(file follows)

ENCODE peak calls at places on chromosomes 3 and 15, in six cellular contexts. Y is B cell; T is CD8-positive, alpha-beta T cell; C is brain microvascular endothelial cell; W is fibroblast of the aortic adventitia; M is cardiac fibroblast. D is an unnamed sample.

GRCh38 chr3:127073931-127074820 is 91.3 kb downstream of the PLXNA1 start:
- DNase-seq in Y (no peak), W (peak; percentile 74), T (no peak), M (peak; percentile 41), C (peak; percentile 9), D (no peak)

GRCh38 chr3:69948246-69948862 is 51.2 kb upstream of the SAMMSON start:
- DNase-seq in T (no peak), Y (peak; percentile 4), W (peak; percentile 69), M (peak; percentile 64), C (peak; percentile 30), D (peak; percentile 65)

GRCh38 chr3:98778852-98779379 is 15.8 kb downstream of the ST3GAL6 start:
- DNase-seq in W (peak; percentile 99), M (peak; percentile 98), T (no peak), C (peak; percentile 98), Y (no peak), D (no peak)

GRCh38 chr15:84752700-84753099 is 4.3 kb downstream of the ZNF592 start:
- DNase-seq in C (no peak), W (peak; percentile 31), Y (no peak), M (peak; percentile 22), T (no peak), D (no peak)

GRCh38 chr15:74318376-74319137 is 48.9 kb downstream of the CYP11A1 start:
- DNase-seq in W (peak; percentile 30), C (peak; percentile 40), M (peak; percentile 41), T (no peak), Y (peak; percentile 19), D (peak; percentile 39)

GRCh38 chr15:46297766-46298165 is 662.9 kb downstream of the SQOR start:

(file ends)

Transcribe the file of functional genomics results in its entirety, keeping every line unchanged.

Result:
ENCODE peak calls at places on chromosomes 3 and 15, in six cellular contexts. Y is B cell; T is CD8-positive, alpha-beta T cell; C is brain microvascular endothelial cell; W is fibroblast of the aortic adventitia; M is cardiac fibroblast. D is an unnamed sample.

GRCh38 chr3:127073931-127074820 is 91.3 kb downstream of the PLXNA1 start:
- DNase-seq in Y (no peak), W (peak; percentile 74), T (no peak), M (peak; percentile 41), C (peak; percentile 9), D (no peak)

GRCh38 chr3:69948246-69948862 is 51.2 kb upstream of the SAMMSON start:
- DNase-seq in T (no peak), Y (peak; percentile 4), W (peak; percentile 69), M (peak; percentile 64), C (peak; percentile 30), D (peak; percentile 65)

GRCh38 chr3:98778852-98779379 is 15.8 kb downstream of the ST3GAL6 start:
- DNase-seq in W (peak; percentile 99), M (peak; percentile 98), T (no peak), C (peak; percentile 98), Y (no peak), D (no peak)

GRCh38 chr15:84752700-84753099 is 4.3 kb downstream of the ZNF592 start:
- DNase-seq in C (no peak), W (peak; percentile 31), Y (no peak), M (peak; percentile 22), T (no peak), D (no peak)

GRCh38 chr15:74318376-74319137 is 48.9 kb downstream of the CYP11A1 start:
- DNase-seq in W (peak; percentile 30), C (peak; percentile 40), M (peak; percentile 41), T (no peak), Y (peak; percentile 19), D (peak; percentile 39)

GRCh38 chr15:46297766-46298165 is 662.9 kb downstream of the SQOR start: